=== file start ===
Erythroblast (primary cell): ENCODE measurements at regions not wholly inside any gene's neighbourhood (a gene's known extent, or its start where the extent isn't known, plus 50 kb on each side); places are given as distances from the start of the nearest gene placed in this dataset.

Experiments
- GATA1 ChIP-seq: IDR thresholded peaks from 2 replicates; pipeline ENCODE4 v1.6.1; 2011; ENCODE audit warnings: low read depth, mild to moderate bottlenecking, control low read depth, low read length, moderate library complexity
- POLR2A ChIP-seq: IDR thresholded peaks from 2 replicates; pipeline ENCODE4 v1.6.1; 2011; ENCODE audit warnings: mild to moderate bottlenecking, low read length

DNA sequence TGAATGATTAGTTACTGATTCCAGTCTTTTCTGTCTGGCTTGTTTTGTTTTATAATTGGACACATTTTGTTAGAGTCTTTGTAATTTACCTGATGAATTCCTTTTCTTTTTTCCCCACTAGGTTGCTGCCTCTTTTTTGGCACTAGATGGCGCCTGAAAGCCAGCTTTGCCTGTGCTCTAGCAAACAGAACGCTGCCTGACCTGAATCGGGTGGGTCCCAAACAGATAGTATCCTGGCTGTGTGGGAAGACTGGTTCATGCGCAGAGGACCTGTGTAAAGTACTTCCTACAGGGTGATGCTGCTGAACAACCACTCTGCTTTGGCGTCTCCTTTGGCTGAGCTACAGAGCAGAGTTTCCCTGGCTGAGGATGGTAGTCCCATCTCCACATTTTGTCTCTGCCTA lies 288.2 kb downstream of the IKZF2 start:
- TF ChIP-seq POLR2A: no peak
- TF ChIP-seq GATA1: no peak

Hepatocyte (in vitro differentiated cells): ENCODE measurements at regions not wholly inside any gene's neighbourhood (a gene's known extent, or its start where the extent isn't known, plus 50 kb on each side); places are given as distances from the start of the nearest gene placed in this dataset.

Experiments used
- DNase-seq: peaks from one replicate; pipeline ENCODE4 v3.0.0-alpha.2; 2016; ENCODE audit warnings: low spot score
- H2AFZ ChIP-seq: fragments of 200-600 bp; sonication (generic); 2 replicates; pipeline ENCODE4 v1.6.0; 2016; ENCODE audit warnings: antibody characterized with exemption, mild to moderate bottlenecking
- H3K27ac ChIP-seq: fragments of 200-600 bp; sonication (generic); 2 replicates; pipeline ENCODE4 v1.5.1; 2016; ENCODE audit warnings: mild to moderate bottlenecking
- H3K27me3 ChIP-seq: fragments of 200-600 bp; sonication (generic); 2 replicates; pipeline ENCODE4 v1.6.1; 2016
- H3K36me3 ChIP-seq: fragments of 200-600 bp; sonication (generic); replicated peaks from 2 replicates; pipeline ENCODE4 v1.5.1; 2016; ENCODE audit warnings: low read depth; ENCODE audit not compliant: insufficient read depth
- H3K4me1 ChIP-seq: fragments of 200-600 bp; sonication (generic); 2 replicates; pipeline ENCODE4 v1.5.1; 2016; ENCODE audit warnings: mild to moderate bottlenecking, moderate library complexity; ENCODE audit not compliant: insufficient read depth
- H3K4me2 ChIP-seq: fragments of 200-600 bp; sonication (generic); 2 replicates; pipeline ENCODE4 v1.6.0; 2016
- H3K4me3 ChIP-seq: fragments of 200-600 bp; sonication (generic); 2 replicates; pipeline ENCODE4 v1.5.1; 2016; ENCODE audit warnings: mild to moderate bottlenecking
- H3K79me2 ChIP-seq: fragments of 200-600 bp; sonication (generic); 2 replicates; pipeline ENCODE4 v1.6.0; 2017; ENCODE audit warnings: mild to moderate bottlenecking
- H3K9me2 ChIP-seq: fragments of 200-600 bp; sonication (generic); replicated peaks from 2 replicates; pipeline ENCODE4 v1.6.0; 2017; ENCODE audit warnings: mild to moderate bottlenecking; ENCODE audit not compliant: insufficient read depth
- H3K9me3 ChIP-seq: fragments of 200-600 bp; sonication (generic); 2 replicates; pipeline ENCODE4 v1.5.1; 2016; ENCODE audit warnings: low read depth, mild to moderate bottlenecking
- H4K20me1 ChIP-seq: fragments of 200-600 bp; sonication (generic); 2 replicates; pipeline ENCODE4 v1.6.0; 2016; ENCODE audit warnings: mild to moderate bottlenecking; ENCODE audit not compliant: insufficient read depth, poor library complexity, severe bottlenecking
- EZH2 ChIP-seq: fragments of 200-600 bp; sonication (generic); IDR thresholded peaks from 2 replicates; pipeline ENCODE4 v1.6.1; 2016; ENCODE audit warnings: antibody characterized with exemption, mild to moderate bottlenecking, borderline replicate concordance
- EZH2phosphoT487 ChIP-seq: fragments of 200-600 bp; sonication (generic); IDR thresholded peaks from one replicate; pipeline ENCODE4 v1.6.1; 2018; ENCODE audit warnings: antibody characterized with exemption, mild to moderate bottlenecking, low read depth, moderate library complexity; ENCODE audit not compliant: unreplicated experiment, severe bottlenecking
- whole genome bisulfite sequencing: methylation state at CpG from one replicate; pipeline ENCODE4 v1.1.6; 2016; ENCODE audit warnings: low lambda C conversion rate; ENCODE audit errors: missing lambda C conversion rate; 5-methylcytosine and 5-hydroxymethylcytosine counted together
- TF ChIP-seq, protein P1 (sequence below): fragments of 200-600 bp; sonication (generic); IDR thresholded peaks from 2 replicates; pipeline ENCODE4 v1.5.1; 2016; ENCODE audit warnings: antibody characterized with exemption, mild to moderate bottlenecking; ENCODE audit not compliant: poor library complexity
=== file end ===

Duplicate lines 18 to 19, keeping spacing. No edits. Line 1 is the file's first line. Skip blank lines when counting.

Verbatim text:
- H3K79me2 ChIP-seq: fragments of 200-600 bp; sonication (generic); 2 replicates; pipeline ENCODE4 v1.6.0; 2017; ENCODE audit warnings: mild to moderate bottlenecking
- H3K9me2 ChIP-seq: fragments of 200-600 bp; sonication (generic); replicated peaks from 2 replicates; pipeline ENCODE4 v1.6.0; 2017; ENCODE audit warnings: mild to moderate bottlenecking; ENCODE audit not compliant: insufficient read depth